The Pastor awakened to find himself and Jonathan lazily floating about in the white cloud. He welcomed the respite, though his head was spinning.
Jonathan watched the Pastor in silence.
After a time the Pastor spoke. “Amanda became a nurse while I attended seminary. She worked in a hospital of all places!”
“What do you have against hospitals?” asked Jonathan.
“Look, there are things people like and don’t like, and I don’t like hospitals. They give me the creeps.”
“What did Amanda think about that?”
“I think she understood.”
“Did you encourage her in her work as a nurse?”
“Well, I—okay, listen, I’ll be perfectly blunt about it. Her rightful place was at my side—to be my helpmate.”
“A First Lady type?”
“That’s a bit heady, but something like that, I suppose.”
“I believe it,” said Jonathan, “but I think you’re trying to throw me off track. Your dislike of hospitals runs deeper than that—some kind of phobia.”
The Pastor bristled and snapped, “I thought you were a messenger, not a psychiatrist. Besides, we’re talking about Amanda, not me.”
“You are talking about Amanda, but I am here to talk about you. C’mon, let’s take a walk.”
“I don’t suppose you care to tell me where we’re going?”
“You’ll find out soon enough.”
“I thought you’d say that.”
They walked in silence for sometime. The cloud was thinning and new surroundings came into view. At first the Pastor could only make out that they were in a very large room. Then he heard people singing Christmas carols. A moment later the Pastor discovered to his displeasure that he was in a crowded hospital ward.
“How can you do this to me?” he berated Jonathan. “I just told you how I feel about hospitals!”
“How can you face the realities of the future if you can’t face the realities of the past and present? Just relax, Pastor. Look around.”
The Pastor’s forehead was damp with perspiration. A warm flush had come over him and he felt faint. What he saw only compounded his discomfort. Beds with wounded soldiers lined the long, white walls of the room. The foot board of each bed was decorated with a Christmas wreath. Christmas cards were displayed here and there on bedside tables and taped to the walls. All the patients were young men, many of them amputees.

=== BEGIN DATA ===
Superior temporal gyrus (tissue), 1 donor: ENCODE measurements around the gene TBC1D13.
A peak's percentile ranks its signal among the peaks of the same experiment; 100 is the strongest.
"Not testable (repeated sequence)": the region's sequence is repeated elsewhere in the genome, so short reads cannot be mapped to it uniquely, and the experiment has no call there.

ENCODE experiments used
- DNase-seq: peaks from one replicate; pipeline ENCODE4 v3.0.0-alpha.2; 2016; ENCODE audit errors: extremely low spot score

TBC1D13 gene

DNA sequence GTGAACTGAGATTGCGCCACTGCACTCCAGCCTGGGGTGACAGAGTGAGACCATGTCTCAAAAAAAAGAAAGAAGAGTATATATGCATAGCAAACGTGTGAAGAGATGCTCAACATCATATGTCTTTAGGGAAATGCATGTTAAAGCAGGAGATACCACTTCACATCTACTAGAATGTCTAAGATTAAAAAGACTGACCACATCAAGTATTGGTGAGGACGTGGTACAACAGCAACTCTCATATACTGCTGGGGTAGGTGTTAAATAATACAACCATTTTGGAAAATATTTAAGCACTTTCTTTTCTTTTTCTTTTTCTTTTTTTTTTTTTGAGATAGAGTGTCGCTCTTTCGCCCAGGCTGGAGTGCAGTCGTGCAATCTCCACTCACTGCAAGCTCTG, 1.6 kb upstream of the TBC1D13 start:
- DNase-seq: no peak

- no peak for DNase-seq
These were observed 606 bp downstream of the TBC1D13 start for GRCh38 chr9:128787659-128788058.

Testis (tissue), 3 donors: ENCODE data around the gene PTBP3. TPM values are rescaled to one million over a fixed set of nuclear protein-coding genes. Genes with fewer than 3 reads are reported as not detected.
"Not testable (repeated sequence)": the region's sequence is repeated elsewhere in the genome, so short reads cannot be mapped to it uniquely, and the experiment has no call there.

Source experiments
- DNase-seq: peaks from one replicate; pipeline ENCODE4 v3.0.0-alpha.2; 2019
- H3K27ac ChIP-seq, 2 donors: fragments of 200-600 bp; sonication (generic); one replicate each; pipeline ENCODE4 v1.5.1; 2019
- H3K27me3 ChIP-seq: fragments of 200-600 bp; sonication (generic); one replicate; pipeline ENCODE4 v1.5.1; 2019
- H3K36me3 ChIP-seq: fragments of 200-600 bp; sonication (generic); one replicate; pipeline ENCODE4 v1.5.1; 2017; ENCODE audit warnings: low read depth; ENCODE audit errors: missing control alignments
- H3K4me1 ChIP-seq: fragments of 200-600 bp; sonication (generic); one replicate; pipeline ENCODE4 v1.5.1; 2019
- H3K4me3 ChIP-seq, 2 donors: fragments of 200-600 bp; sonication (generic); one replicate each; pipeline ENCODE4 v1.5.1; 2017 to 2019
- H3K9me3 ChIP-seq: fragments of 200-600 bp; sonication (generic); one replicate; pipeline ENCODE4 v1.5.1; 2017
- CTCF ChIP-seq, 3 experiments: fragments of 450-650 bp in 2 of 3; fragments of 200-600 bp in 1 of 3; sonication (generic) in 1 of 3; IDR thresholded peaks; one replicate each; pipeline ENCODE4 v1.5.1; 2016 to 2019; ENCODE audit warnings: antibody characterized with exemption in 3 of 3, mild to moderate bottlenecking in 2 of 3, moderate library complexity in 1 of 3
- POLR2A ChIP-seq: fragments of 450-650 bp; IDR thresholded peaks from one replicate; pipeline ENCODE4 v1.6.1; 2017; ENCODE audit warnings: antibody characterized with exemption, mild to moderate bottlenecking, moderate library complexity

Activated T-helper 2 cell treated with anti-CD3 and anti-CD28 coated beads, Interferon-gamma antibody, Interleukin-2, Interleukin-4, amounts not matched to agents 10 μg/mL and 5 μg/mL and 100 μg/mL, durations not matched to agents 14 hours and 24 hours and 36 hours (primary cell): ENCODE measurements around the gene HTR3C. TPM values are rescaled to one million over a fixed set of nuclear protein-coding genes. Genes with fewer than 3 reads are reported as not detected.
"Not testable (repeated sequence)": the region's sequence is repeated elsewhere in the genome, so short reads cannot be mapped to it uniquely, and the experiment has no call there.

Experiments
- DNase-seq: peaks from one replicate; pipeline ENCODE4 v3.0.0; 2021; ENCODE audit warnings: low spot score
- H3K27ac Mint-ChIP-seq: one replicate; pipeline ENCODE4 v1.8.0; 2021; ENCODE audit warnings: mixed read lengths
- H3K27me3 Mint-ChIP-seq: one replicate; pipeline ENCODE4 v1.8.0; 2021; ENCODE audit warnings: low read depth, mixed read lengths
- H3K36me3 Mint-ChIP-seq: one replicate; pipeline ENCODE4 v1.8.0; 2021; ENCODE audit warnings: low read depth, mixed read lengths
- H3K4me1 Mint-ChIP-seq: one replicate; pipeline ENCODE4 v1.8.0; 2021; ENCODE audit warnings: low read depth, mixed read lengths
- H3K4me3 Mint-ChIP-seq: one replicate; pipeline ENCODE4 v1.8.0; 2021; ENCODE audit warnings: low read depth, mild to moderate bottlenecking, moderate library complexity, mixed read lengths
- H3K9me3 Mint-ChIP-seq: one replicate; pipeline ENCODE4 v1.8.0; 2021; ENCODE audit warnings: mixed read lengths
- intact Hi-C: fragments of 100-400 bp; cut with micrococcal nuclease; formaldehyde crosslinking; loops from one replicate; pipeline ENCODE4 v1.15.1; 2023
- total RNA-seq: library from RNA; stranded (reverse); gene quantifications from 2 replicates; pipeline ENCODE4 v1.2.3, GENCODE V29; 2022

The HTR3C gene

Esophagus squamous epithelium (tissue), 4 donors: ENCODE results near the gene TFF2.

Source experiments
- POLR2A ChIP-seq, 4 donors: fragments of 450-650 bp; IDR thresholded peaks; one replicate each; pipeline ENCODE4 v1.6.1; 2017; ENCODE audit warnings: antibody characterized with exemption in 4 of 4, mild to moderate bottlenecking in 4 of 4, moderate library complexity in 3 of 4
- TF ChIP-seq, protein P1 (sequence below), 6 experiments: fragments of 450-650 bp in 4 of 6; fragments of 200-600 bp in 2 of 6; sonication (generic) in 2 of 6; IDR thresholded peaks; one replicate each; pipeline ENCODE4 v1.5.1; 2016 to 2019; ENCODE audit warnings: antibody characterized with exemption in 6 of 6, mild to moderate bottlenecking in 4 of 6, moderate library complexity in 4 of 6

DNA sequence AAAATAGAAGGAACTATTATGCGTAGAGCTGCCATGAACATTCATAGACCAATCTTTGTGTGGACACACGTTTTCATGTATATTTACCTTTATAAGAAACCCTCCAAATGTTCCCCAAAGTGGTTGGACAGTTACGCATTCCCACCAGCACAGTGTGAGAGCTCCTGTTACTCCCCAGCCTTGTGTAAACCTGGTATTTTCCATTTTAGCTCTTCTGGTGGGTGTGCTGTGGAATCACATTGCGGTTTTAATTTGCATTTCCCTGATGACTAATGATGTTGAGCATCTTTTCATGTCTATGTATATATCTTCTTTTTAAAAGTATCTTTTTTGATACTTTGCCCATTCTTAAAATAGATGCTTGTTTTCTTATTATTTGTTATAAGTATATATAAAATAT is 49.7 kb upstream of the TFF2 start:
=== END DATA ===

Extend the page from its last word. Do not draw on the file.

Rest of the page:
Looking at the maimed young men, he said to Jonathan, “Vietnam. They’re so young, just boys. Wounded and maimed for the rest of their lives. What tragedy. What terrible, horrible tragedy! They’ll never be normal again. Their lives are ruined.”
He looked at the maimed young men. “Vietnam” he said. “They were so young, just boys. Wounded and maimed for the rest of their lives. What tragedy. What terrible, horrible tragedy! They’ll never be normal again. Their lives are ruined.”
“Not necessarily,” said Jonathan. “With Christ’s comfort and healing they can be brought into wholeness in Him.”
The Pastor looked incredulously at Jonathan. “How can you say that? You just can’t spiritualize away their wounds! These men have lost limbs that will never be restored! Some have been blinded. Some have brain damage. And all of them have emotional wounds.”
Jonathan thought for a moment, then choosing his words carefully, said, “Consider, Pastor, that beyond that vast area of reality which your eyes see and your ears hear, there are hidden dimensions of God’s love and compassion and wisdom.”
“That’s true, of course,” said the Pastor, “but—”
“By faith you entrust the healable to the Lord, now, by faith, entrust to Him those who appear unhealable.”
“I...I suppose you’re right.”
“Wounds are interesting,” Jonathan went on. “Some heal well and some don’t. A wound that heals properly leaves a scar that is stronger than the original tissue. It’s kind of like that with emotional wounds. For some people scars produce hard hearts, while for others they produce strong character. Wounds, whether physical or emotional, sometimes serve as instruments of brokenness—to draw a person out of a self-centered life and to bring them closer to the cross and the comfort and healing of Christ.”
“I’ve prayed and prayed for healing,” said the Pastor, “but....”
“Don’t ask me,” snapped the Pastor. “Forget I mentioned it. Look, why don’t you just ask one of those boys. Ask if they have prayed for their pain and suffering to be taken away. Ask them if God has heard their prayers.”
“He has heard their prayers, Pastor. He loves them each and every one, just as He loves you. And His grace is sufficient for them. Some have already entered into His special rest, and I pray that the others will choose to follow. As for you, Pastor, you face that choice as well. If only you would let me help you.”
“If you really want to help me, then take me back to my study and leave me alone!” With that, the Pastor turned for a farewell glance at Amanda, who was care for a bedridden soldier.
Jonathan began to sing his ballad:
His ears could hear,
But deaf was his mind.
His eyes could see,
But his heart was blind.
The song agitated the Pastor all the more. Out of spite, he kept his back turned to Jonathan. He knew what his obstinacy would cost him. Sure enough, Jonathan was already raising a glowing finger heavenward to summon back the cloud.
Continue to Chapter 12 >
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